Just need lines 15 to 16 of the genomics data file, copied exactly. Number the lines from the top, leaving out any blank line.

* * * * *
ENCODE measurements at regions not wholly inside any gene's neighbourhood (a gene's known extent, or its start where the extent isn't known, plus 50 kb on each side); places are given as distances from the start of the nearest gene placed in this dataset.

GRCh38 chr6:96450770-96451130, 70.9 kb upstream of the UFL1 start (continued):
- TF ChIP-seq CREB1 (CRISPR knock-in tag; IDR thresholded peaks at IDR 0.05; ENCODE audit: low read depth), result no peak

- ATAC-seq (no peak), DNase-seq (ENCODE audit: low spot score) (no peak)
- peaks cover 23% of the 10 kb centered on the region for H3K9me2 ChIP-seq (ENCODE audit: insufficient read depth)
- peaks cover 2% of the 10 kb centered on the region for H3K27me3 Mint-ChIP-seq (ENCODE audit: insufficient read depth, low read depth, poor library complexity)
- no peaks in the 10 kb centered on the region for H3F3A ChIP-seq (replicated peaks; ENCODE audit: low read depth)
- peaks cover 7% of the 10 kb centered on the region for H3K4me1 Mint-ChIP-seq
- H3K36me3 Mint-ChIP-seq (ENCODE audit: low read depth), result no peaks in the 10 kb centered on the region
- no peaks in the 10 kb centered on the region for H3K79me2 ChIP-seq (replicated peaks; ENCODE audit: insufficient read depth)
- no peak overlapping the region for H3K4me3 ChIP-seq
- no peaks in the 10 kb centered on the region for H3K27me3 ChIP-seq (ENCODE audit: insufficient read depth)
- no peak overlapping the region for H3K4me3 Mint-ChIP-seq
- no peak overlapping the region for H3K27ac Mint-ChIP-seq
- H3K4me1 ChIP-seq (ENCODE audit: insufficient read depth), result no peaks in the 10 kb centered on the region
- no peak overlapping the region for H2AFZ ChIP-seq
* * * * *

- H3K4me1 ChIP-seq (ENCODE audit: insufficient read depth), result no peaks in the 10 kb centered on the region
- no peak overlapping the region for H2AFZ ChIP-seq